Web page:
Unmanaged, heathlands quickly revert to scrubland and eventually they progress to forest; despite this, relatively large expanses of sandy heathland survived through until the 1970s, but then suddenly ear-marked for development, this mostly for housing, and especially noticeable on heathland to the west of the New Forest. Easily cleared and compacted, lowland sandy heaths were disappearing at an alarming rate and there was very little opposition — a situation I found depressing.
At the time, adult lizards used in breeding programmes were often rescued from such laces, and I helped The British Herpetological Society (BHS) catch lizards on sites before the developers moved in… and with the clock ticking, we became shockingly efficient at getting the job done.
I lost my first job in television because I refused to reveal sand lizard locations for filming. Over the years I’ve seen articles that provide map references to sites, that allow others to visit and photograph them and I think this unwise — if I along with two or three others could clear a site of adult sand lizards in an afternoon, then collectors working for the illegal pet trade would be able to do the same. Worldwide, many plant and animal species have suffered from the unwanted attentions of collectors, a problem that has plagued the natural world for hundreds of years, but the scale of trading targeted species has become so great, whole ecosystems are now at risk.
During the 1960s when people in Britain were informed that African elephants were under threat, they were greatly concerned, but endangered sand lizards disappearing just a few miles down the road, elicited little response. This seemed odd, comparatively speaking, sand lizard habitat was disappearing more rapidly than elephant habitat, but rational thinking wasn’t helpful. Most people find elephants more appealing than lizards — even the most colourful ones. Conservation organisations will utilse favoured animals to raise money for the broader protection of environments, and if red pandas lived on sandy heaths there would be an outcry every time a heathland was threatened.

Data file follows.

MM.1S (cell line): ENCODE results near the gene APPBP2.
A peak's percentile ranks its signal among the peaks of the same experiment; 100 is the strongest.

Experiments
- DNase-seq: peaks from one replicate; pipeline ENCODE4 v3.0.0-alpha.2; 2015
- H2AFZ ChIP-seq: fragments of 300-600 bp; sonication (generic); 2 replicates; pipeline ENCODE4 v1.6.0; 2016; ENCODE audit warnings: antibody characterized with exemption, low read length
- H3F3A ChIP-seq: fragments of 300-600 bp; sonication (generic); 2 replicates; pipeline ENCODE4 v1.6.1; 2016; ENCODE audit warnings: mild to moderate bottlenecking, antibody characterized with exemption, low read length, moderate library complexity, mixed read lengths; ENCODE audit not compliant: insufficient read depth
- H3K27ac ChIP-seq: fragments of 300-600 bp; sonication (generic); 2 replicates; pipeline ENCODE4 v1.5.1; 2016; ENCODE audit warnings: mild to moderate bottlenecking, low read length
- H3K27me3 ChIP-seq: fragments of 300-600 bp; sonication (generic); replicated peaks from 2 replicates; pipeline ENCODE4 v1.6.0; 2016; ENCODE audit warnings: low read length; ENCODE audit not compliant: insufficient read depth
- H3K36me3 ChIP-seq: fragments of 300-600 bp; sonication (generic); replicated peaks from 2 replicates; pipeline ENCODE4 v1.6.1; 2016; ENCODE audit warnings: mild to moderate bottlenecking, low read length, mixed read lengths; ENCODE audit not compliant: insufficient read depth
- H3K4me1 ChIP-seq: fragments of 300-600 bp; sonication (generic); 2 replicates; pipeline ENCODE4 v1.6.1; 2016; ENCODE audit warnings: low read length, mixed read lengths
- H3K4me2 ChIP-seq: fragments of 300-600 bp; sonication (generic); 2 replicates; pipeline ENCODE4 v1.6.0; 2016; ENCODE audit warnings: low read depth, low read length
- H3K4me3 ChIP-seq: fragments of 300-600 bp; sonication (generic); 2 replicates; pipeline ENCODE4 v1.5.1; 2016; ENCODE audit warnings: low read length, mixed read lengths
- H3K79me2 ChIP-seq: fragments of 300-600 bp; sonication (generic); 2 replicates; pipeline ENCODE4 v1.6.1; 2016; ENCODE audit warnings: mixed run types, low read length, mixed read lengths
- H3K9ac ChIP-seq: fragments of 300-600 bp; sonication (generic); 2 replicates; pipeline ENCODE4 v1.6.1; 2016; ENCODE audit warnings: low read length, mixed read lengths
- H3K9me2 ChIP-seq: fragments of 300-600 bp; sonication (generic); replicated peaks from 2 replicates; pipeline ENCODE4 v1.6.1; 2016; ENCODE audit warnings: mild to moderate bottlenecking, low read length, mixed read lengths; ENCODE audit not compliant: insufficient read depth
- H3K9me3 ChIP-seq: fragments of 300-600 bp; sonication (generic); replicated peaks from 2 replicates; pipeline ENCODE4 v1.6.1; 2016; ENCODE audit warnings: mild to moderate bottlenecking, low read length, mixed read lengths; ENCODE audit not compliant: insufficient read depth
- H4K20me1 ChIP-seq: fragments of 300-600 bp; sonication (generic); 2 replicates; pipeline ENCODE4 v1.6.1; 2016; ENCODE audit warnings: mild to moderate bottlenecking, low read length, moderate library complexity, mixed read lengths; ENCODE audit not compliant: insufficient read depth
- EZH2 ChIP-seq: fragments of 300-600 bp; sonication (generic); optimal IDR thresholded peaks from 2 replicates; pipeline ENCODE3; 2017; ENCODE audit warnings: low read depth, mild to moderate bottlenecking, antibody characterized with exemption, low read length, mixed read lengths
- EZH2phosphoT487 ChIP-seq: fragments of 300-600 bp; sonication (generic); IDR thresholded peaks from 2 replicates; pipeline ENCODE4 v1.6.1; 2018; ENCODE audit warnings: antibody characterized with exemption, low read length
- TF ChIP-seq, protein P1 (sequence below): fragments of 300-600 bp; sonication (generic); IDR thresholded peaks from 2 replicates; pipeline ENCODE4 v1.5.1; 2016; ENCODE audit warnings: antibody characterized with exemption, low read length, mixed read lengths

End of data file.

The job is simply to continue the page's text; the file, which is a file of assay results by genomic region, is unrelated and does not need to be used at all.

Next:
When I began releasing young lizards onto viable heathlands, I thought genetically similar animals should be released as close to their site of origin as possible. Moving plants and animals from one place to another without good reason might be considered irresponsible meddling; we humans have done rather a lot of that, sometimes relocating species over great distances, even from one country to another. Much of this has proven undesirable, but when the alternative is a complete loss from a location; or even worse, extinction, arguments against doing so no longer hold.
Adult sand lizards can sometimes appear barrel chested lumberers and not the greatest of climbers, but are they are ‘intelligent’ lizards. When hand fed in captivity they will clamber over the feeder in search of food. I never developed the special relationships that some like to imagine they have with the natural world; I hoped to release all of my captives back onto heathland and needed them to remain ‘wild’. When I showed up at my reptilery, there was usually a lizard tilting its head and regarding me with an angry eye, as if my presence was a minor inconvenience. On occasions when individuals did need to be handled they would bite my finger aggressively and hang on… Sometimes I’d be waiting a couple of minutes for a bad tempered lizard to let me go, so I could return to my natural habitat in front of the television.